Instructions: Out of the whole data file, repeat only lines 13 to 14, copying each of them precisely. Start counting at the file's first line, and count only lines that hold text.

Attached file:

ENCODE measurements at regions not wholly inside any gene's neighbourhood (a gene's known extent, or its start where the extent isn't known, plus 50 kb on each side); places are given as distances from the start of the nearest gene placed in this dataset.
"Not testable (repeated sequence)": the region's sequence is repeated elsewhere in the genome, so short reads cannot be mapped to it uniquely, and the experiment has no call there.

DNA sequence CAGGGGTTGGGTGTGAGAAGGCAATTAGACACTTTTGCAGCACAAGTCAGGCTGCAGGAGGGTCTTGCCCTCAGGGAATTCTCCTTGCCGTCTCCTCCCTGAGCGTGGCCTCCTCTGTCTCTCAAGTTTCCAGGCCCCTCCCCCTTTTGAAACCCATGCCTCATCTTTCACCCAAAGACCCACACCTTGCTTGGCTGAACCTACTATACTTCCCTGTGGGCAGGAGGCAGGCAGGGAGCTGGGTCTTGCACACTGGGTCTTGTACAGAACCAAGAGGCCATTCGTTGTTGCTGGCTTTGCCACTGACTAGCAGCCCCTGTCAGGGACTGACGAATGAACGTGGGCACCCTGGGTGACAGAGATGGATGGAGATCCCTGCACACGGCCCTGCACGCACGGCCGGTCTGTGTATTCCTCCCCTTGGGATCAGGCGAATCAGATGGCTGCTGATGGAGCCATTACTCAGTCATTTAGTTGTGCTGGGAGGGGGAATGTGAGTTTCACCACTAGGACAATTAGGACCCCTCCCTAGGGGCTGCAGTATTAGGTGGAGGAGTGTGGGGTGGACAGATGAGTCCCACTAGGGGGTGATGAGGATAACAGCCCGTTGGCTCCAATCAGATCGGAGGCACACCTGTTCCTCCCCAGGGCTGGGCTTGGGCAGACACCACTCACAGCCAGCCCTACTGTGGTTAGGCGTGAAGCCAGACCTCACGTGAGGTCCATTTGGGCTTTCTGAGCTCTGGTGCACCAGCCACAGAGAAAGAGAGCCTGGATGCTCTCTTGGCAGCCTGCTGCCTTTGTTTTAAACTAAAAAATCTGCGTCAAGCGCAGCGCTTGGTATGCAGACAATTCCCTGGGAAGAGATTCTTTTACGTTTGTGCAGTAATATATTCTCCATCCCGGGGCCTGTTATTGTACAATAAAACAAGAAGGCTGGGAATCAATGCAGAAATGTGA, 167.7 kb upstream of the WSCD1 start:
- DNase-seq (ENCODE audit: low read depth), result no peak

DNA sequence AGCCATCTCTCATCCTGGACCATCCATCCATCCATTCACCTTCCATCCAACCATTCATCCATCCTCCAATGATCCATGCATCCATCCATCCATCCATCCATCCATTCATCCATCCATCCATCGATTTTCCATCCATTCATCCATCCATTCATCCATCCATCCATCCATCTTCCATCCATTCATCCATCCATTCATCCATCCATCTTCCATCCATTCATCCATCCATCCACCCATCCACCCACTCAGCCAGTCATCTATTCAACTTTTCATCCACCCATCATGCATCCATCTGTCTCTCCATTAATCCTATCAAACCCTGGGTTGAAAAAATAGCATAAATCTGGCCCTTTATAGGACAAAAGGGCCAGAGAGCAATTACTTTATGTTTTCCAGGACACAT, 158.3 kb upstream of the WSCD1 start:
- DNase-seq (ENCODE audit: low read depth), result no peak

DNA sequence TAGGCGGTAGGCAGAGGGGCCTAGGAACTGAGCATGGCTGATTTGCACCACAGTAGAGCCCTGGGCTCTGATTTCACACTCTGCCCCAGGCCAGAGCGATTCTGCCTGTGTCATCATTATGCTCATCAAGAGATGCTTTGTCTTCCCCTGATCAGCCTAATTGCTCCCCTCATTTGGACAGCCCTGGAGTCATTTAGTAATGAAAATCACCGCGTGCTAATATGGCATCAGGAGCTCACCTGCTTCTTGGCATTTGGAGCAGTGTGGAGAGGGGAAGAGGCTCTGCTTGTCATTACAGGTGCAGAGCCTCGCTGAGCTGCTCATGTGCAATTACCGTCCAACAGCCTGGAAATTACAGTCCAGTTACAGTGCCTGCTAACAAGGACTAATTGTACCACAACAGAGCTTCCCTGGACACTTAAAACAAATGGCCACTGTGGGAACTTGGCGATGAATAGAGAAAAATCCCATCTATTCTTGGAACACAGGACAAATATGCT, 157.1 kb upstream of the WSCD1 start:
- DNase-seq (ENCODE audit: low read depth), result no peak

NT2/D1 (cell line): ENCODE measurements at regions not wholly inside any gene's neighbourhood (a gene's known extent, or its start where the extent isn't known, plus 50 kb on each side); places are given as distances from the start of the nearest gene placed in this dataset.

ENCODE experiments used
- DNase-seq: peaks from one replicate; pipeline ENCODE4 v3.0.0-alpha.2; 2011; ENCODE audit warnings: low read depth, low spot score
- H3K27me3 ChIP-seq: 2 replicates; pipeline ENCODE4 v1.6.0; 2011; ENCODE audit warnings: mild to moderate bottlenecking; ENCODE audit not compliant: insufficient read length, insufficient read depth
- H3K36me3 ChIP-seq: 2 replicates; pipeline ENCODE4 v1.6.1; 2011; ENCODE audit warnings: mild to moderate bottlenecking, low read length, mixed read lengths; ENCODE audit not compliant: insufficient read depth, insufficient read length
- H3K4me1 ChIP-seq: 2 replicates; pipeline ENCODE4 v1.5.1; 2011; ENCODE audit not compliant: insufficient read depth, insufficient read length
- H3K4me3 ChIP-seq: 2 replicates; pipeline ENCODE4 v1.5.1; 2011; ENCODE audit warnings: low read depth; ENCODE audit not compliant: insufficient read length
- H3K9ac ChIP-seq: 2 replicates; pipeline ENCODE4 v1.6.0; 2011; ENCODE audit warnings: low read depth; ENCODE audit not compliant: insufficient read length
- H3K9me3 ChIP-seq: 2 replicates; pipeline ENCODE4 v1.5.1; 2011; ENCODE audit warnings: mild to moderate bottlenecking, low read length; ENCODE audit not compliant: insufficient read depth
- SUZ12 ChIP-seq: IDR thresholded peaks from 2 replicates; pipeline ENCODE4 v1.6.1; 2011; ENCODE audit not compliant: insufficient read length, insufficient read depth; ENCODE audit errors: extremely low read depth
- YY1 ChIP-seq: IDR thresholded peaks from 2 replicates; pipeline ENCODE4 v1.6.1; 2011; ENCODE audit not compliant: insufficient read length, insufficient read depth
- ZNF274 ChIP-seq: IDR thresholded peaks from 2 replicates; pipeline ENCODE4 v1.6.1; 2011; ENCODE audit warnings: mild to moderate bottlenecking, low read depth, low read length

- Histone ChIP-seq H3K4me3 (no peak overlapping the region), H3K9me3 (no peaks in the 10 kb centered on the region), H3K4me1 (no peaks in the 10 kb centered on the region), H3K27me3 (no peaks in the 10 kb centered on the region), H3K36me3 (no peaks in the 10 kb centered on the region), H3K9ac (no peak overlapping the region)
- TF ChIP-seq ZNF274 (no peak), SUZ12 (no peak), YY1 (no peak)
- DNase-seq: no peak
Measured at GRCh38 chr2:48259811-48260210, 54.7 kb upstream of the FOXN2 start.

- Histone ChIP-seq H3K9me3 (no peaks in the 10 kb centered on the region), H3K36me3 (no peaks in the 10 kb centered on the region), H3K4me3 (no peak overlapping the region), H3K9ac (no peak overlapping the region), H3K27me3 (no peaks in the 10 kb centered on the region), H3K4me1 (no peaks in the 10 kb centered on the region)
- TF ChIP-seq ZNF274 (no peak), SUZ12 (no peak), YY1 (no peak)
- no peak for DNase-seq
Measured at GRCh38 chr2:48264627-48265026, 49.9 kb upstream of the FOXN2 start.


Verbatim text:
- H3K36me3 ChIP-seq: 2 replicates; pipeline ENCODE4 v1.6.1; 2011; ENCODE audit warnings: mild to moderate bottlenecking, low read length, mixed read lengths; ENCODE audit not compliant: insufficient read depth, insufficient read length
- H3K4me1 ChIP-seq: 2 replicates; pipeline ENCODE4 v1.5.1; 2011; ENCODE audit not compliant: insufficient read depth, insufficient read length